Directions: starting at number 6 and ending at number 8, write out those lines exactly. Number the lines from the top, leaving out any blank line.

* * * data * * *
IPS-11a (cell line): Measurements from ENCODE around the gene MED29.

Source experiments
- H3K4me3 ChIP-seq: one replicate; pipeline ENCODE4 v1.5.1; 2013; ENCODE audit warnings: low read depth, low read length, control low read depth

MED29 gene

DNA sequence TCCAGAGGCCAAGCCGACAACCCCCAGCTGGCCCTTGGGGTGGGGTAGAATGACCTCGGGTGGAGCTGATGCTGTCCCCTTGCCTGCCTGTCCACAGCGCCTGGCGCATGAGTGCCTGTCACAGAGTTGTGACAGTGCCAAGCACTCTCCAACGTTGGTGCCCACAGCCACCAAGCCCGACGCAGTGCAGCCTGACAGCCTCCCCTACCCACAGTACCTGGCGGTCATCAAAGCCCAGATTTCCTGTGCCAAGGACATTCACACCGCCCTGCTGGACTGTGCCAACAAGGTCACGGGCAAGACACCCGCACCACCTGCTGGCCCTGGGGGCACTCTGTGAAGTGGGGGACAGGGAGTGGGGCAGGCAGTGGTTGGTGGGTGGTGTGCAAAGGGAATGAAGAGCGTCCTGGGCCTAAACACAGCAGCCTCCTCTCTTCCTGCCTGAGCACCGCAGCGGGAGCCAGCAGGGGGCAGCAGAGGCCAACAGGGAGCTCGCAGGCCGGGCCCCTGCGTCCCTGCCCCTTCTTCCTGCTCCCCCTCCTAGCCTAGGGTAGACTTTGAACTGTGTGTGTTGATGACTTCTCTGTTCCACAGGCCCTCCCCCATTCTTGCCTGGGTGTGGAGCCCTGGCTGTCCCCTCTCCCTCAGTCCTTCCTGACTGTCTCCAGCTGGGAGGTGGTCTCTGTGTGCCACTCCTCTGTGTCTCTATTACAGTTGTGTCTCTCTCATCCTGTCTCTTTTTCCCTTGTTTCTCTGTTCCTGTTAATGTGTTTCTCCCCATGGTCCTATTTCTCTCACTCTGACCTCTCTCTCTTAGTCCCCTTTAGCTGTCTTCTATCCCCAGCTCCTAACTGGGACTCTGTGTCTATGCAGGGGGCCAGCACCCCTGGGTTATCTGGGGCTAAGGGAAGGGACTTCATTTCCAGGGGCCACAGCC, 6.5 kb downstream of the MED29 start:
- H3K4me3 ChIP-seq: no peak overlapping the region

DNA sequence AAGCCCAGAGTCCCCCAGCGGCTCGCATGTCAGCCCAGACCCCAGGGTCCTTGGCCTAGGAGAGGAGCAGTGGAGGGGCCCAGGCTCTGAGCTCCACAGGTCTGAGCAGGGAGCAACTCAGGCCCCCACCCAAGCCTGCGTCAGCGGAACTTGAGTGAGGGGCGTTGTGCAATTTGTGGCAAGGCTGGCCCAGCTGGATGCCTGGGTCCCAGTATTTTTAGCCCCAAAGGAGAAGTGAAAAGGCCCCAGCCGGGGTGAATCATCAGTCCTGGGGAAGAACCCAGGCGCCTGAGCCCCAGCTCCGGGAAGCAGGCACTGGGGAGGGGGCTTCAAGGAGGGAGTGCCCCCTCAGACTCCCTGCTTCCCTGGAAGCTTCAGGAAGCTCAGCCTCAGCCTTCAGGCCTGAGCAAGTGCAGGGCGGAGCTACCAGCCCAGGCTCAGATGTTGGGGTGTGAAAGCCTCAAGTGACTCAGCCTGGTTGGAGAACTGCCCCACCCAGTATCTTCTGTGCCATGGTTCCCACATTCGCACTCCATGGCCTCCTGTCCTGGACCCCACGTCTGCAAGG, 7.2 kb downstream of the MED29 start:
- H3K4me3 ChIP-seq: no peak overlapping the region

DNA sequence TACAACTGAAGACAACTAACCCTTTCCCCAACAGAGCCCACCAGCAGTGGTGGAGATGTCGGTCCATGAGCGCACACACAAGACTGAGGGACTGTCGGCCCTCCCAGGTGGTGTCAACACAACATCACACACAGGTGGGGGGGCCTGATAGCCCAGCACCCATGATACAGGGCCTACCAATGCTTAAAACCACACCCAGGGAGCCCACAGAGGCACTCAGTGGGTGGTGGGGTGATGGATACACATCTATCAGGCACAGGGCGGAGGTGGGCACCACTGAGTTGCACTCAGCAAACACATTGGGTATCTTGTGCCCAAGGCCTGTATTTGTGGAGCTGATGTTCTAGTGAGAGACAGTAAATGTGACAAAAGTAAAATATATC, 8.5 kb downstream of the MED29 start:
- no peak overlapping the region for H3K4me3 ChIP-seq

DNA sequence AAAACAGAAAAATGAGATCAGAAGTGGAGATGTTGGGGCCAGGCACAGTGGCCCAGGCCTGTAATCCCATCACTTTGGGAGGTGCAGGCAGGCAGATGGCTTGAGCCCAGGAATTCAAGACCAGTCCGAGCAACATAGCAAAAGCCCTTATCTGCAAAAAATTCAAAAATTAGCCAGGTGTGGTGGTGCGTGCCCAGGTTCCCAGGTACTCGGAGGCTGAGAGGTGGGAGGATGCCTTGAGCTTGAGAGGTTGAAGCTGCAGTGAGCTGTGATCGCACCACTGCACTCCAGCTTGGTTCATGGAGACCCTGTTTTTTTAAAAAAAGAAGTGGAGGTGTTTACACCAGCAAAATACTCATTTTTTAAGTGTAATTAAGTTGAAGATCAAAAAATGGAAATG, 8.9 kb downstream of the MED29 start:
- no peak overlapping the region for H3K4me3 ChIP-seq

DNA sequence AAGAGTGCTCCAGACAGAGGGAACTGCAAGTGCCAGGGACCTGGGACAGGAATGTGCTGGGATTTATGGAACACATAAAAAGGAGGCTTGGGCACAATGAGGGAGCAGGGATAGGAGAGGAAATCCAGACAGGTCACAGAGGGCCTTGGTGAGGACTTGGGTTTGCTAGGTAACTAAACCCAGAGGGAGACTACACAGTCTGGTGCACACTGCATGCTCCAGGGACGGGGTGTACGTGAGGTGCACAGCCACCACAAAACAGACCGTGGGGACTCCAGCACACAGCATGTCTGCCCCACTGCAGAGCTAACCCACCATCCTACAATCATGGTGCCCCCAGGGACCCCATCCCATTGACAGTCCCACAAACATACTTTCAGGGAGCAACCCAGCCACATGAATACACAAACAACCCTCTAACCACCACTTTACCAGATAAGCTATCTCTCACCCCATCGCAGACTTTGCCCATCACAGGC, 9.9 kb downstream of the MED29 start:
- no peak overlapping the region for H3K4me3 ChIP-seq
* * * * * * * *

- H3K4me3 ChIP-seq: no peak overlapping the region

DNA sequence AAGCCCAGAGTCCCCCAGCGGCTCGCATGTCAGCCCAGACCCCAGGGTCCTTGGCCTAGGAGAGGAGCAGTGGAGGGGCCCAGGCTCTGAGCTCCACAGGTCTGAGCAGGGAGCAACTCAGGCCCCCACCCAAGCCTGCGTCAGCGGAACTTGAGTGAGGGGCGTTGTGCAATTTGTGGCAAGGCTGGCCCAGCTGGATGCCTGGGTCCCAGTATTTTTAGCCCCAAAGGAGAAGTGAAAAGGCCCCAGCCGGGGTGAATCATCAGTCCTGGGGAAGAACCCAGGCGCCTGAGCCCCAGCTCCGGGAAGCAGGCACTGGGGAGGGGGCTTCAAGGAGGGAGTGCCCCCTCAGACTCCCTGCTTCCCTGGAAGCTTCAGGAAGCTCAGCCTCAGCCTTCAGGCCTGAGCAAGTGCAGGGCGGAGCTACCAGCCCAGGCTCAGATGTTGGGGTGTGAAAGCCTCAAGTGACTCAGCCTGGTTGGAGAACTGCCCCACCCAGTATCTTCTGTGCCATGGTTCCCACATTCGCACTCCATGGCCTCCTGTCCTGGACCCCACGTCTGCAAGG, 7.2 kb downstream of the MED29 start:
- H3K4me3 ChIP-seq: no peak overlapping the region